BIND 9.x caching Performance under heavy loads
jim at rfc1035.com
Thu Mar 3 14:06:16 UTC 2005
>>>>> "Srini" == Srini Avirneni <avirsri at gmail.com> writes:
>> Please be more specific. You seem to be saying that "bad
>> things happen when your name servers are under heavy
>> load". This shouldn't exactly be a surprise. What's the actual
>> problem are you experiencing and/or trying to solve?
Srini> Yes, it is a suprise. Its a surprise to see Bind as a
Srini> process, peak at 25% CPU day 1. Then, Day 2, peak climbs to
Srini> over 50%. Load has not changed.
Srini> By day 3, CPU will exceed 75% and Bind will no longer
Srini> respond in a meaning full way (< 500 queries/sec). This is
Srini> on very fast hardware.
Whether it's fast hardware or not doesn't matter. What you're saying
is that CPU utilisation increases and throughout drops over time,
right? Well, there could be lots of reasons for that. See below and my
previous posting on this thread. You can expect this kind of behaviour
if you're making the name server do more work by arbitrarily
constraining the size of the cache. Which you're more or less admitted.
I paraphrase: "when we make the cache smaller, the server falls over
Once you're convinced these factors are not to blame, it's time to
profile what the name server is actually doing. Maybe at these extremes
on your OS BIND9 is tickling some obscure lock contention problems,
possibly threading-related. That might require external consultancy
and/or a support contract for BIND.
Srini> As load increased, the CPU time ran away quicker. One would
Srini> expect that a Bind server that runs at 25% CPU during peak,
Srini> would within a few points, operate as such continually, and
Srini> scale somewhat linearly.
Srini> The query loads we see are fairly consistent.
>> Query rates of 2500 qps are rather high. Is this a real,
>> operational load or something you've cooked up in a testbed? If
>> it's the former,
Srini> Its real load. High is a relative term, which was one
Srini> reason for submitting this question. These are not small
Srini> servers, but Dual PIVs with plenty of RAM. Notice I stated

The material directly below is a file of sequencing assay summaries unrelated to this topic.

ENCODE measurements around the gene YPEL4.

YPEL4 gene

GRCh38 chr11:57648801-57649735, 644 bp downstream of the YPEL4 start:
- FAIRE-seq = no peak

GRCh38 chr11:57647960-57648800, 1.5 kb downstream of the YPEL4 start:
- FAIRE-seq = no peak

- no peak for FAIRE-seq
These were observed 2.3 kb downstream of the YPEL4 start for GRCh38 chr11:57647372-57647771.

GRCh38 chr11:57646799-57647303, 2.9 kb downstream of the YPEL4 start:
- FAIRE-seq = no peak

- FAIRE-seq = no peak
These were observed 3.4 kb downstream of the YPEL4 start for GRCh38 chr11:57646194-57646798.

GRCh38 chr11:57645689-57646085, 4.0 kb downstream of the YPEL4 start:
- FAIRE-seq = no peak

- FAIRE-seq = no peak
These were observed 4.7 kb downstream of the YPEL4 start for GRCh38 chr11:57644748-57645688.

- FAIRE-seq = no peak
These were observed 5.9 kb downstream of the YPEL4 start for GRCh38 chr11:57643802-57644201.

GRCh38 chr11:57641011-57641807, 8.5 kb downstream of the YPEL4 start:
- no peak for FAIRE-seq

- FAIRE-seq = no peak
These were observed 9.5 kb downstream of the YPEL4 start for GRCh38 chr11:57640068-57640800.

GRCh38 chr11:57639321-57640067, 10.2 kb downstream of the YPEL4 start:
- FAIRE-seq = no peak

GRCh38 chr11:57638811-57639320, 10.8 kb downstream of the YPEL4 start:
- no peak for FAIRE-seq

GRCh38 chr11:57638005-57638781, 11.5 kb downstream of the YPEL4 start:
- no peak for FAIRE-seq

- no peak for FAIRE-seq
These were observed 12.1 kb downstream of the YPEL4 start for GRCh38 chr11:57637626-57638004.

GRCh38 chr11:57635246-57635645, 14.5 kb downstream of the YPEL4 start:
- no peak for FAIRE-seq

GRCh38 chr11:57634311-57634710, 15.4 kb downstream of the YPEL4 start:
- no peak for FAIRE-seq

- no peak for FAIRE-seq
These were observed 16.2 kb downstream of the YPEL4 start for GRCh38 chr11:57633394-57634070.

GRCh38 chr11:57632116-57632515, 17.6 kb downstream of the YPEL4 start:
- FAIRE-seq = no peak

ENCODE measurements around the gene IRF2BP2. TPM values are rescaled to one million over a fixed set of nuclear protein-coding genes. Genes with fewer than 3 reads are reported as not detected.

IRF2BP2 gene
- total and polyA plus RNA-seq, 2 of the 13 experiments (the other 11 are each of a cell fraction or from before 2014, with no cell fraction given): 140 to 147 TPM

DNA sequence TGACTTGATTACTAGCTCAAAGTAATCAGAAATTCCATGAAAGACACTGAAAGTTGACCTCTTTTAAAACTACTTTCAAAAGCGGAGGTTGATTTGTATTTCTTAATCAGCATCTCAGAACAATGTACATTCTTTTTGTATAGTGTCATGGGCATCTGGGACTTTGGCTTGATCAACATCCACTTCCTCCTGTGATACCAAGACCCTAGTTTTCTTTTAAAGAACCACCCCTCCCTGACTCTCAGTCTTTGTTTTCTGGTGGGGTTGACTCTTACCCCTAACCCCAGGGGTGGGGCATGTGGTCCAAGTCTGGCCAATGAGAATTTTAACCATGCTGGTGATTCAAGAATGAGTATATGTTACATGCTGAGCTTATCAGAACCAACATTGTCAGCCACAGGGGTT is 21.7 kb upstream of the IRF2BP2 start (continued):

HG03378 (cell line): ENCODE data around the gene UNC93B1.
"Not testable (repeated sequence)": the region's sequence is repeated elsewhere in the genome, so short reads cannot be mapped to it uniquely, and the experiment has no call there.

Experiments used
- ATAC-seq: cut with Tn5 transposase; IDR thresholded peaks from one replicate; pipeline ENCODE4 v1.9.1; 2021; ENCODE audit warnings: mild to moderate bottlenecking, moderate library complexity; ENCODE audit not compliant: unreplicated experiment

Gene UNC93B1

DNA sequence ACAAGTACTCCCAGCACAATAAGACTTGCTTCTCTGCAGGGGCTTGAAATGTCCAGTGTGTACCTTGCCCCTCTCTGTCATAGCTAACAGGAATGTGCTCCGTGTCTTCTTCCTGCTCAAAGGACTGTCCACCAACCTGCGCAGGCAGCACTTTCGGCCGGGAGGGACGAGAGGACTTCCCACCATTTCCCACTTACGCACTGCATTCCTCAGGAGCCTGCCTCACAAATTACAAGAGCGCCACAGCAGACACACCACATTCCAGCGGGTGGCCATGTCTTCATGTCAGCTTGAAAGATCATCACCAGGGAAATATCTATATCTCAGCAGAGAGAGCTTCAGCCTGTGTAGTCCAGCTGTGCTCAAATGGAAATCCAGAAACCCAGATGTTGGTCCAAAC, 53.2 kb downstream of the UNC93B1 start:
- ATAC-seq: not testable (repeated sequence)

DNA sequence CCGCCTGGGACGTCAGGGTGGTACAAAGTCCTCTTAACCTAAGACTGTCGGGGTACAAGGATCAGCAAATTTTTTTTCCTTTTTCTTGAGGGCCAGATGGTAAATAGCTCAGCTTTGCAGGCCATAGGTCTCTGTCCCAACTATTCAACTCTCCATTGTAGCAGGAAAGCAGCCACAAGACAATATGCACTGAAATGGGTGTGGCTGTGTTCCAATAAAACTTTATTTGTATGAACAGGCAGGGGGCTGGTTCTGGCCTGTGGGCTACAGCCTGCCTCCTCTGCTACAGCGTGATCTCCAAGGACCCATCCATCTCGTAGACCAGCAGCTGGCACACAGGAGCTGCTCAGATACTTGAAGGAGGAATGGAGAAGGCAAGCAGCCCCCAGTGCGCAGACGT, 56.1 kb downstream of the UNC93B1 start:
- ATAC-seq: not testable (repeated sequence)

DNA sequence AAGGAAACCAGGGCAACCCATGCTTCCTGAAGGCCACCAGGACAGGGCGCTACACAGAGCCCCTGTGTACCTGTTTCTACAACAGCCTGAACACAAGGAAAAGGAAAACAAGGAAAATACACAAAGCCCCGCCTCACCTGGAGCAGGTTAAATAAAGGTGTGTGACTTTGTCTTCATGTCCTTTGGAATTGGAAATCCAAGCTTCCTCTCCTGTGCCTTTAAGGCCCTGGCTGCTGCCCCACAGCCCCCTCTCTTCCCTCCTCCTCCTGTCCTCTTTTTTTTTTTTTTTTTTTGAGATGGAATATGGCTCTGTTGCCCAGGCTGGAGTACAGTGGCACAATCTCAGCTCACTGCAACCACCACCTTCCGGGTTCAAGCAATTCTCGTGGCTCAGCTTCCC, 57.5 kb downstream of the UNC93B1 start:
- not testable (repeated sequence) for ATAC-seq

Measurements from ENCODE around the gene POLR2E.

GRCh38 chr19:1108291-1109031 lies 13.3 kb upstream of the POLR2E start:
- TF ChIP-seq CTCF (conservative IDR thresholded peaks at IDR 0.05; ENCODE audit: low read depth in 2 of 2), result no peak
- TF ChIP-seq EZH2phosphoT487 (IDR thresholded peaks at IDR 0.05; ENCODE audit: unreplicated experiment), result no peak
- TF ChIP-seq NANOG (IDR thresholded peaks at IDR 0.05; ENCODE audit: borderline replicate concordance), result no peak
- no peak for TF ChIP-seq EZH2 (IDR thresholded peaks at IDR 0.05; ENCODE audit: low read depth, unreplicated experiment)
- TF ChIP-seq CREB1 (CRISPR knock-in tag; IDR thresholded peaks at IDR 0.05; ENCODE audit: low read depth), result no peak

Srini> servers, not server. :)
That does not help. Is 2500qps the load per server or is it 2500 qps
aggregated across all your caching servers (how many?)? Not that this
really makes much difference.
Srini> This is the crux of the question: have others running Bind
Srini> 9.x with substantial load noticed any similar behavior.
To answer this question meaningfully, you need to provide more
information so that people can make sensible comparisons with their
own operating environment. For example, are the clients querying for
names that make the server do excessive work to resolve them? eg Long
chains of NS records, zones that are almost lame, zones on name
servers behing very lossy links, etc, etc. What happens when you let
the name server's cache grow without limit? Have you run BIND9 with
threading disabled? Are your servers forwarding queries? Are you using
views? Are you using large or complex access control lists? These are
rhetorical questions BTW. If you're looking for help, I think you need
to hire a consultant or clueful support rather than ask this list. The
advice you get here is worth exactly what you pay for it.
BIND9 can handle lots of queries, though extreme loads from stub
resolvers can be troublesome. This is well known. Check the list
archives for details. The question you should really be asking
(yourself) is "if I'm/we're having operational problems, what am I/we
going to do about this?" rather than "has anyone else seen this?".
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